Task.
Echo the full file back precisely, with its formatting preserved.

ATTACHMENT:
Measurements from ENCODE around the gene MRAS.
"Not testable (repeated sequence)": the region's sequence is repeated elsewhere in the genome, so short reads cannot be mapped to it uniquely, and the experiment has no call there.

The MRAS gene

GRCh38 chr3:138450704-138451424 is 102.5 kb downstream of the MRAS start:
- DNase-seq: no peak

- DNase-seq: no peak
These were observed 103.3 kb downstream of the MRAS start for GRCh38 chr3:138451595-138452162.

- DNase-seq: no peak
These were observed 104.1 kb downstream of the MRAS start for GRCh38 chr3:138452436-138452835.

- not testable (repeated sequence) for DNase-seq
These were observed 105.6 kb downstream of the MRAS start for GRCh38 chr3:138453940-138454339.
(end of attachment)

Measurements from ENCODE around the gene MRAS.
"Not testable (repeated sequence)": the region's sequence is repeated elsewhere in the genome, so short reads cannot be mapped to it uniquely, and the experiment has no call there.

The MRAS gene

GRCh38 chr3:138450704-138451424 is 102.5 kb downstream of the MRAS start:
- DNase-seq: no peak

- DNase-seq: no peak
These were observed 103.3 kb downstream of the MRAS start for GRCh38 chr3:138451595-138452162.

- DNase-seq: no peak
These were observed 104.1 kb downstream of the MRAS start for GRCh38 chr3:138452436-138452835.

- not testable (repeated sequence) for DNase-seq
These were observed 105.6 kb downstream of the MRAS start for GRCh38 chr3:138453940-138454339.